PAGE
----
You’re never too late to relearn the best ways to take care of your teeth, which is why, when you visit your dentist, your hygienist reviews proper tooth-brushing and flossing techniques. It’s not that much has changed with oral care; it’s that we can get lazy and form bad habits.
Good, healthy dental care isn’t just for kids, you know. Here are six ways to strengthen your grown-up teeth.
Regular Dental Visits
How often should you go to the dentist? Most healthy children and adults visit the dentist twice a year. They get X-rays annually and teeth cleanings at each visit. The ADA recommends that you go as often as your dentist recommends. Some people, they say, benefit from annual checkups while others, especially smokers and people with diabetes, benefit from more frequent visits and cleanings.
What’s the number one reason people don’t visit the dentist? Cost. If you do not have dental insurance, there might be options in your area for finding affordable dental care. Some dental schools offer low-cost dental services from student dentists who are supervised by licensed professional dentists. Your local health department might also be able to refer you to resources that can help offset the cost of dental care. There are even some dentists who offer payment plans or memberships.
Of course, the best way to save money on dental visits is to take excellent care of your teeth.
Practice Excellent Oral Care
What’s the saying? An ounce of prevention is worth a pound of a cure. It’s easier, less painful, and less expensive to prevent something from happening than it is to fix it. Anyone who’s had a cavity filled knows the truth to that statement.
The CDC lists 9 things people can do to maintain optimal oral health, in addition to regular dentist visits:
- Drink fluoridated water and use oral care products fortified with fluoride.
- Brush twice daily.
- Floss daily.
- Don’t use tobacco.
- Use alcohol minimally.
- Control (or prevent) diabetes.
- Drink plenty of water, especially if you suffer from dry mouth.
- Visit the dentist or doctor if you notice odd changes in tastes or smell.
- Help older people and children practice good oral care.
Never skip a tooth-brushing: No matter how tired you are at night, a half-effort brushing of your teeth is better than skipping it.
Remineralize Your Teeth
Add “remineralization” to your excellent oral care practice. Remineralization is the process of helping teeth rebuild enamel, which wears down when we consume acidic foods and beverages. Some medications and medical conditions can also weaken teeth enamel.
Saliva naturally remineralizes teeth, but you can also look for oral care products that help facilitate the process. When you shop for teeth whitening products, look for ones that not only brighten your teeth but also remineralize tooth enamel.
You can also reduce the demineralization process by cutting out sugar and reducing your intake of acidic foods. When you eat foods that are highly acidic and you don’t brush or rinse within 20 to 30 minutes, they are more likely to erode your teeth enamel.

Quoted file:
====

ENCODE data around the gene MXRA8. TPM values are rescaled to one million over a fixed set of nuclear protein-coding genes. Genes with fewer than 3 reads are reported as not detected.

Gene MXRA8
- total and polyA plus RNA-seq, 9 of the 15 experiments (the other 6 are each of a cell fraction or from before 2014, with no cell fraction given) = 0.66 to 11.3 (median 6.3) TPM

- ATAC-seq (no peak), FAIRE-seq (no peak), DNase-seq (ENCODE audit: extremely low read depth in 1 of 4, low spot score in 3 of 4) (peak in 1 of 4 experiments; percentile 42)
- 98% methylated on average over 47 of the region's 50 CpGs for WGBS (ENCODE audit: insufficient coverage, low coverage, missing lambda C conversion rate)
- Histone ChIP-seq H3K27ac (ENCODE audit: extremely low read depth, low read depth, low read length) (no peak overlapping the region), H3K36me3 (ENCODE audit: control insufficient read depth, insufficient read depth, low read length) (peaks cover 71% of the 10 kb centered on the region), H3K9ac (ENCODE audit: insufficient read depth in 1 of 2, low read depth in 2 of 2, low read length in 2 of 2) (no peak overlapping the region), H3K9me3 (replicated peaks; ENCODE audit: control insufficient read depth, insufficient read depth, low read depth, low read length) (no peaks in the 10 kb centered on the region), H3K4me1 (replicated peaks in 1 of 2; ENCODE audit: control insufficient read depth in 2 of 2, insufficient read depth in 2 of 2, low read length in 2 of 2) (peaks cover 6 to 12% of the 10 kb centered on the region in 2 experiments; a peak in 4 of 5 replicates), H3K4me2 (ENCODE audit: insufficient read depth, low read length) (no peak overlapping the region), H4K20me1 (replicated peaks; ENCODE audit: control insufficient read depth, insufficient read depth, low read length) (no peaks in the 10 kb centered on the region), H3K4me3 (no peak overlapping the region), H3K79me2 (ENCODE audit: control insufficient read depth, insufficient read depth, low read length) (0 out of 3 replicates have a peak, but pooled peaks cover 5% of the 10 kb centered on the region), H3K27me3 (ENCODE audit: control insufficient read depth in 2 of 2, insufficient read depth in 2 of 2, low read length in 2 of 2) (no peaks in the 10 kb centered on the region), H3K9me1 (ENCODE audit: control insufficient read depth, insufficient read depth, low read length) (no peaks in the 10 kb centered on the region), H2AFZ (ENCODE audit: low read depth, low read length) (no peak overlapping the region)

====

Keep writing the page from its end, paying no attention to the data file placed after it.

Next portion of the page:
Avoid Tobacco Use
Although it’s listed in the previous section among the CDC’s recommendations, it’s worth devoting a section to the ways that tobacco is bad for your teeth (and overall health).
Not only do nicotine and tobacco stain your teeth, but they also create plaque and tartar, which promote cavities. Tobacco slows blood circulation, which lessens the body’s ability to fight bacteria and infection.
Both smoking and chewing tobacco slow the production of saliva in the mouth, increasing the risk three to six times (Ameritas) for gum disease, periodontal disease, and a slew of other health issues, including mouth cancer.
For smokers and tobacco chewers, one of the best things you can do right now to strengthen your teeth is to quit.
If you have dry mouth, talk to your doctor about medications that might be causing it, or underlying conditions that need to be addressed. Also talk to your dentist about your dry mouth; he or she can recommend rinses or even sugar-free gums that can help with dry mouth.
Drink water instead of colas, juices, and sports drinks — all of which are highly acidic, stain your teeth, and promote tooth decay.
Cut Out Sugar
Although reducing sugar has already been mentioned earlier in this article, it’s worth repeating: Sugar is bad for your teeth. It causes tooth decay by weakening the tooth enamel so bad bacteria can attack your teeth. That’s how cavities form.
Sugar can also lead to a type of diabetes, which is another contributor to tooth decay. There is a strong link between diabetes and gum disease, gingivitis, and other diseases of the mouth.
If you do indulge in sugar, brush your teeth within 20 minutes. If that’s not possible, rinse well with fluoridated water, swishing it around your mouth and pushing and pulling it through your teeth.
Some dental professionals recommend that if you must drink sugary beverages, do so through a straw, as this helps bypass your teeth.